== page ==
Missing bumblebee creates a big buzz

A common bumblebee that buzzed around your home a few years ago hasn’t been spotted in Canada in three years, wrote the Ottawa Citizen March 10. That’s bad news if you love insects, or the planet, or if you just love tomatoes.

The rusty-patched bumblebee was one of a half-dozen common bumblebees in the southern half of Ontario. “It was pretty common in the ’70s and ’80s, and all of a sudden it’s not found anywhere,” says Sheila Colla, a PhD candidate in biology at York University. Colla has searched through 43 sites from Ontario to Georgia, including one in Gatineau Park, to trace the bee’s history. These are all places where it used to be common. Bumblebees pollinate some plants that honeybees do not, including tomatoes, raspberries and sweet peppers. And many bumblebee numbers are declining for unknown reasons.

Why little Bombus affinis – the rusty patched bee – has buzzed off so completely is a big unknown. But Colla thinks we should take note. “Bumblebees have this buzz pollination technique where they rapidly vibrate flowers and honeybees can’t do that. So when people plant tomatoes in their backyard or cucumbers or sweet peppers, without a bumblebee you will get no fruit. Like, zero. So people are more reliant on them than they realize, because they have this behaviour that is irreplaceable by any other bees.”

Her studies find fewer bumblebees overall in Ontario than a couple of decades ago. Half the 14 species found in the 1970s are either missing or in decline.

To the biology student, bumblebees are a rainbow of diversity, shown by stripes. “Some of them are black with one yellow stripe. There’s one that is yellow-orange-orange-yellow on the abdomen. And then there’s another that’s yellow-yellow-orange-orange-orange.” All are big and fuzzy. The rusty patched is named for a single orange blob on its back. The little bee emerges in April and lives until October, when the queen hibernates and all her subjects die. In its heyday, the rusty patched represented about 15 per cent of all bumblebees someone would see on a summer day.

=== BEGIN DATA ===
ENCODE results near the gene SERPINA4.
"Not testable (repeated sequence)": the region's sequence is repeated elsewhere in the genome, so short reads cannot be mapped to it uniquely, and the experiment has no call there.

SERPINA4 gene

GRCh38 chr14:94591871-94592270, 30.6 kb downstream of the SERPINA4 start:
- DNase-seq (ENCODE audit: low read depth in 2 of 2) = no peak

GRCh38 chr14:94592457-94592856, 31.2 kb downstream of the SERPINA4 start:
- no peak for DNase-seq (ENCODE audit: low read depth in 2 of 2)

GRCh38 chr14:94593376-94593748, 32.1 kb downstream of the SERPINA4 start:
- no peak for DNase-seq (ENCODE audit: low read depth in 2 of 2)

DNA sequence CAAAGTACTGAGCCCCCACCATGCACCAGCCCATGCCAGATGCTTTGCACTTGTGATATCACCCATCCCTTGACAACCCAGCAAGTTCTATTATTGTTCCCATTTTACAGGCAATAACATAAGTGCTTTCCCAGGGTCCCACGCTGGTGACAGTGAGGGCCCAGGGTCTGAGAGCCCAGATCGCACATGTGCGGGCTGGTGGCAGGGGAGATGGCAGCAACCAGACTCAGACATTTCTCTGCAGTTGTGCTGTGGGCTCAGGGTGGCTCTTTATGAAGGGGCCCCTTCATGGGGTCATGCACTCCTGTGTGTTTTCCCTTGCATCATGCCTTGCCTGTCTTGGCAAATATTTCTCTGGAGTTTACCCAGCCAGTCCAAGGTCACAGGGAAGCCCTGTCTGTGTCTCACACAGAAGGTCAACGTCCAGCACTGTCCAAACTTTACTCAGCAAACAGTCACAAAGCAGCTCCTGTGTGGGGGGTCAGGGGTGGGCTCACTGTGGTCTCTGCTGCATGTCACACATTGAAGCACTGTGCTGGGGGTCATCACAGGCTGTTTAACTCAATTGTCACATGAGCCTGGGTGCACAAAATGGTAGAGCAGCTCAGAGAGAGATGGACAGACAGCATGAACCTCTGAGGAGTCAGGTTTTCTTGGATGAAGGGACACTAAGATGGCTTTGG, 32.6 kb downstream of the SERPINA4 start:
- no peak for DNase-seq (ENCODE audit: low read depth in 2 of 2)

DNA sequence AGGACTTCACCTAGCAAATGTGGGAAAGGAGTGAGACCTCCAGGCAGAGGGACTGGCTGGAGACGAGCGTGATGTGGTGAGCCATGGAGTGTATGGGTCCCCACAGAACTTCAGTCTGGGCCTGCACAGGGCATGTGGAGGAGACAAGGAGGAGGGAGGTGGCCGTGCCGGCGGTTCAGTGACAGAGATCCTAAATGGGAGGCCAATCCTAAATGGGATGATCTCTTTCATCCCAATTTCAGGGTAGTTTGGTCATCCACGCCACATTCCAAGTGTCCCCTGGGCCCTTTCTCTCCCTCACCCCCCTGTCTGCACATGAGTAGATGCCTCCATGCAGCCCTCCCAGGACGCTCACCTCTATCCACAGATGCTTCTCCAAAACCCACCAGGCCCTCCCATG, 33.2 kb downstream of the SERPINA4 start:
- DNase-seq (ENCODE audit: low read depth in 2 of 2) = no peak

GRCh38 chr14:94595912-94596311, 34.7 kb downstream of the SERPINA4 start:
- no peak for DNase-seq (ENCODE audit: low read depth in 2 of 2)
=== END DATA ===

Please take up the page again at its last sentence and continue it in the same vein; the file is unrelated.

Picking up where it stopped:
By 2005, searchers found 9,000 bumblebees in an annual survey, and just one of the 9,000 was a rusty patched. That one was in Pinery Provincial Park, on Lake Huron, and none has been seen in Canada since. Today it’s not extinct but the closest known specimen seems to be in Illinois, and even there it’s incredibly rare.

Star editor cites Osgoode students’ approach to Middle East tensions

If the goal is to broaden our understanding of the Middle East, then look at the quiet initiative at Osgoode Hall Law School by Jewish and Muslim students, who described their efforts in an opinion article that ran online last week, wrote Marti Regg Cohn, deputy editor, in the Toronto Star March 10. Submitted by Ahsan Mirza, head of the Muslim Law Students’ Association, with co-author Joseph Juda of the Jewish Law Students’ Association, the article bemoaned the perennial standoff on campus, compared with their own efforts at finding common ground.

“Apartheid Week only seeks to divide the campus more than it already is,” they wrote. “Debate is never futile but what goes on at York’s campus can hardly be referred to as anything resembling a debate.”

Denmark goes against European trends

Danish nationality laws are among the strictest in Europe, according to an article in Denmark’s Politiken that included comments by Willem Maas, Jean Monnet Chair in European Integration and professor of political science and public & international affairs in York’s Glendon College. Maas noted that if retaining their original nationality is not allowed, then immigrants are much less likely to naturalize, which impedes their integration.

Those poor, persecuted rich people

Canadian governments have argued that lowering taxes at the upper end spurs economic growth – even though there’s no evidence to support this contention, wrote Linda McQuaig in an opinion piece in the Toronto Star March 10.

Indeed, Canada’s top marginal tax rate was above 80 per cent from the late 1940s until 1970, and yet our annual economic growth in those years was above five per cent. In 1981, we reduced our top marginal rate to 50 per cent and yet our growth rate has averaged only 2.4 per cent since then, notes Osgoode Hall Law School tax professor Neil Brooks.

On air

  • Bernie Wolf, economics professor in the Schulich School of Business at York University, spoke about the tentative contract agreement between General Motors and the Canadian Auto Workers on CBC Radio in Ottawa, Toronto, Windsor, Edmonton, Yellowknife, Sydney, NS, and Halifax March 9.
  • Professor Laurence Harris, chair of York’s Department of Psychology, Faculty of Health, and a researcher in the Centre for Vision Research at York, spoke about an experiment he is conducting with the astronauts on the International Space Station, on Discovery Channel’s “Daily Planet” March 9.